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7 Hidden Dangers in Road Construction Work Zones

Orange road work ahead sign against a blue sky
Construction zones can be incredibly dangerous for workers. Drive with caution and patience.

Even the most experienced driver can come across road construction and become disoriented. From lane closures to rapidly changing speed limits, road construction presents a host of challenges for truck drivers and highway construction workers alike. Here are seven ways that road construction can pose dangers, and how to safely navigate through them.


1. Sudden orange signage

The color orange spells “caution” on the road, but roadwork isn’t always easy to anticipate. You might be enjoying a scenic mountain drive and come around a curve to a paving project or guardrail replacement. Obeying the posted speed limit and paying attention to the road ahead if you’re driving is the best way to react to sudden changes on the highway. Even if you see a bright orange construction vehicle ahead of you on the road, don’t assume they’re going as fast as you. Heavy equipment moves slowly, and you’ll need to slow down too, to avoid a collision.

2. Road rage and impatience

Stopped at a construction site and waiting for your turn to drive a new one-lane road can be frustrating. On quiet mountain roads you might be tempted to “take your chances” and drive before the light turns green. But remember that you don’t know what is happening down the road. Your impatience might save you a few minutes, but when you hit oncoming traffic or equipment down the road, you’ll be sorry you didn’t just wait your turn.

3. Treating construction workers badly

Between 2003 and 2017, 1,844 workers lost their lives at road construction sites, according to the Bureau of Labor and Statistics. When a construction worker is waiting to flag your lane through, don’t give them grief for the wait. They’re working long, hot hours to improve the roads you’re traveling on. Give them a break (or brake, if you rather). In fact, states have steep fines and even jail time for disobeying posted speed limits in construction zones or striking a worker.

4. Loose gravel and skidding tires

Paving or resurfacing roads is a messy business. In the process of improving roads, there are cycles of excavation and rebuilding asphalt that can place a great deal of loose gravel, sticky tar, oil, or even sand on the road. You may not be able to anticipate how your vehicle will react to the changing surface. At night, or in severe weather or even in twilight you may not be able to tell where hard, smooth surfaces become shifting gravel. In construction areas, drive carefully and slowly to avoid sliding, or kicking up gravel and cracking a windshield.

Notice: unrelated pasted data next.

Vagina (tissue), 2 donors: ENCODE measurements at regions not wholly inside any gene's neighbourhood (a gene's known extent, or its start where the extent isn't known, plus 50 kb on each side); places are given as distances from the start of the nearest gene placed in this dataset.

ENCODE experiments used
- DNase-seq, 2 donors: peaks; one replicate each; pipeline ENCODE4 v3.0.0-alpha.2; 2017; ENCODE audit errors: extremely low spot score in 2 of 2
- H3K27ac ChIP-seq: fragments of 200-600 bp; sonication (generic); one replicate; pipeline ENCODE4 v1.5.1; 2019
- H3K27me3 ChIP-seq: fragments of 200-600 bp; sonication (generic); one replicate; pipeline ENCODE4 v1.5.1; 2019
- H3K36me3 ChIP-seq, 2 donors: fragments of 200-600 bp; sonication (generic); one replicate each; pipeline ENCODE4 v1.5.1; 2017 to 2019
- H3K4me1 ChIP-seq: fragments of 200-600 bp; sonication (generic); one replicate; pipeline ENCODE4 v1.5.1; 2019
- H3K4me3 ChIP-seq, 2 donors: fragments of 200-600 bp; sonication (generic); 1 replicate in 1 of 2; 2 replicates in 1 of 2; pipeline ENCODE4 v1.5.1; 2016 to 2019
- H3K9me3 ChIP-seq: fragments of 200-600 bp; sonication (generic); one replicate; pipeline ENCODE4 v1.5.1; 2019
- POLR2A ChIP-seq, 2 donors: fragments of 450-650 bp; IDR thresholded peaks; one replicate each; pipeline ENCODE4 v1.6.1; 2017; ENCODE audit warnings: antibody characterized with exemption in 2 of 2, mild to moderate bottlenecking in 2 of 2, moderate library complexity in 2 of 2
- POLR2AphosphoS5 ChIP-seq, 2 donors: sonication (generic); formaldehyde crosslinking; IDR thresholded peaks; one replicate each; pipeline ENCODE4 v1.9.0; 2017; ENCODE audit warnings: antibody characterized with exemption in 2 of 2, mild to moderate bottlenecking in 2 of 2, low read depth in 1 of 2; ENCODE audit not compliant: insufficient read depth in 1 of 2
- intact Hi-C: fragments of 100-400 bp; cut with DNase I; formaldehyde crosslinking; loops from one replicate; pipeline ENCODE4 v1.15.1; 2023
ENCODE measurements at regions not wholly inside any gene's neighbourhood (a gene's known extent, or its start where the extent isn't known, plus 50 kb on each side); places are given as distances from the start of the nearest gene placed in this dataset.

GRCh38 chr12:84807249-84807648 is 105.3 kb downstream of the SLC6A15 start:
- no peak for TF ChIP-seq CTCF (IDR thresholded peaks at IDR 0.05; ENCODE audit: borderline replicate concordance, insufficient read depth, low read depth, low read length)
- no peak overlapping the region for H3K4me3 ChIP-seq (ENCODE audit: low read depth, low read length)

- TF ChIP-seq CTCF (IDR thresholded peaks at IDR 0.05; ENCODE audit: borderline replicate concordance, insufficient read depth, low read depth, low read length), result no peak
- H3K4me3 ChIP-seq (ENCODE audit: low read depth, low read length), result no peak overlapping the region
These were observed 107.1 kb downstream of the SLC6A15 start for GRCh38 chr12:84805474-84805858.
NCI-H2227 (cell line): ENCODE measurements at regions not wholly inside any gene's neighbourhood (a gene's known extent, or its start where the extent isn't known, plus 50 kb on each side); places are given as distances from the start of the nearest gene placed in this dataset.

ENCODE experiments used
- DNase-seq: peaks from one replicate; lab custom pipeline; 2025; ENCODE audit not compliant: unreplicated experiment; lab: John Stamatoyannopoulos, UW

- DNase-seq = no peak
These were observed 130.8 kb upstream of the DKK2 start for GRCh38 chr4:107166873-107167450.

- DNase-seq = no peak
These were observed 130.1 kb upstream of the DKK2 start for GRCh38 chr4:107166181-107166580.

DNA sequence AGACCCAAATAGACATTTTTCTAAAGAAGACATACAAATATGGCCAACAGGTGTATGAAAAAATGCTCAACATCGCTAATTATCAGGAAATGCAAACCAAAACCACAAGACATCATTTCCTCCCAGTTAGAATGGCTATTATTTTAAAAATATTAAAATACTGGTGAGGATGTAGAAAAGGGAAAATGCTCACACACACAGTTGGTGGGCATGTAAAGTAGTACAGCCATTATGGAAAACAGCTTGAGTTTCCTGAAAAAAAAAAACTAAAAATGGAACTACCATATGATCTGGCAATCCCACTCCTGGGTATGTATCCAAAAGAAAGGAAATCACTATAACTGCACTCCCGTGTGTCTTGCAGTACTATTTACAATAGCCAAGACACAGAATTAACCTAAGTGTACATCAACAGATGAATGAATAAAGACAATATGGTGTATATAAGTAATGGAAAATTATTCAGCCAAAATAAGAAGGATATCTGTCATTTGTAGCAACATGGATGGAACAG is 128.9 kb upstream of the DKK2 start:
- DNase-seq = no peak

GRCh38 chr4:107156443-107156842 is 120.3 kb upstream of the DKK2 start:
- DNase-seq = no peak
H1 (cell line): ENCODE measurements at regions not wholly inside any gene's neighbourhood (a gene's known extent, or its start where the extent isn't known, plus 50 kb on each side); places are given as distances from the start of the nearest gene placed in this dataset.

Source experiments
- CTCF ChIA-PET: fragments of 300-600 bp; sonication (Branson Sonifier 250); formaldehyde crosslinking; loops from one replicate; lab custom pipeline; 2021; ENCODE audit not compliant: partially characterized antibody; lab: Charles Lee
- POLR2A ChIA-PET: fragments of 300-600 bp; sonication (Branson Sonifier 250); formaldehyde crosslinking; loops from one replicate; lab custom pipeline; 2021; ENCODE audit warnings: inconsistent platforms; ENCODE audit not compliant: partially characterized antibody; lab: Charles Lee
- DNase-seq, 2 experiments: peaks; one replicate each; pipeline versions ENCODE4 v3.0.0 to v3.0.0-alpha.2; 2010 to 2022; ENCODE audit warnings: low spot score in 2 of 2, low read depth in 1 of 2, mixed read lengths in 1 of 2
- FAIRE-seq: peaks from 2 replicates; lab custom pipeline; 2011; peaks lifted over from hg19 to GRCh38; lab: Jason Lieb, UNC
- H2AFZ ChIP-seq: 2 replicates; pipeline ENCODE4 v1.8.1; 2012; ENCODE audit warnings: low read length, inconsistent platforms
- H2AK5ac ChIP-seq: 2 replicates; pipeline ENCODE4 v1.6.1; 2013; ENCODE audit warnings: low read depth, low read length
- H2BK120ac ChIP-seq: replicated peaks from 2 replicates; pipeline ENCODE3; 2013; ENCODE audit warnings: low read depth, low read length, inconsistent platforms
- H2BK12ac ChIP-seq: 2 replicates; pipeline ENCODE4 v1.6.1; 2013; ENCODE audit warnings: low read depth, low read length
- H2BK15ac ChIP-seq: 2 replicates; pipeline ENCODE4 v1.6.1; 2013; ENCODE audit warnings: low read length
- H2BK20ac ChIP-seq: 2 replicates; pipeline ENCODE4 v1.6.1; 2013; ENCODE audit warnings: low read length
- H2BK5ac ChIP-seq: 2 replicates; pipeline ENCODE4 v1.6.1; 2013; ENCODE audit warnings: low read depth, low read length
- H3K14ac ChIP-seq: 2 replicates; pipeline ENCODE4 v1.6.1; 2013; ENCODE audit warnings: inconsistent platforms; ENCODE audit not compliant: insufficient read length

5. Bypassing on the back roads

When a project shuts down all lanes and sends you on a detour, you’ll need to pay attention to signage to get you back on track to your destination. Remember that side streets aren’t as speedy as highways, and slow your speed. Folks who live on frontage roads don’t want to see you come barreling down their normally quiet roadway, especially when small children, or slow-moving farm equipment are already using that road. Passing at high speed just to “get ahead” of another truck or piece of farm equipment doesn’t save you much time along the way, and instead puts many vehicles in danger. Use patience and everyone will get where they’re going safely.

6. Slow drives up and down long hills

On small mountain roads under construction, you may find yourself behind a long, slow moving line of traffic going up or down a curving hill. Sometimes this can put drivers on edge, especially when you aren’t used to driving on the edge of steep roads or when you’re unused to driving at altitude. A few tips can keep your vehicle running well and avoid trouble:

  • Give yourself more room between the vehicle in front of you. You may not have as much time to stop safely in new and shifting road conditions.
  • Watch your engine temperature. If your engine begins to overheat, pull over to the side (if safe), raise the hood, and let your vehicle cool down.
  • Going downhill, keep steady, gentle pressure on the brake instead of jabbing at it. You can also shift into a lower gear on steep downgrades. Be careful of your overall speed, as even downshifted vehicles can accelerate quickly.
  • Avoid passing vehicles and stay in your lane, especially on tight corners or curves.

7. Plan trips around construction

If you have the ability to pre-plan your route, most state transportation departments maintain online maps of ongoing road construction projects. (Check out this one in Montana.) Especially if you’re towing a large load you’ll want to check clearance on your chosen route. Some projects only allow heavy vehicles to drive through at certain shifts during the day, with a pilot car leading the way. Other detours might create problems if your oversize load is too tall for underpasses or narrow bridges. Always know exactly how long, tall, and heavy your tow load is, to avoid problems.

With a little bit of patience and forethought, you can make sure that “construction season” is also a safe driving season.

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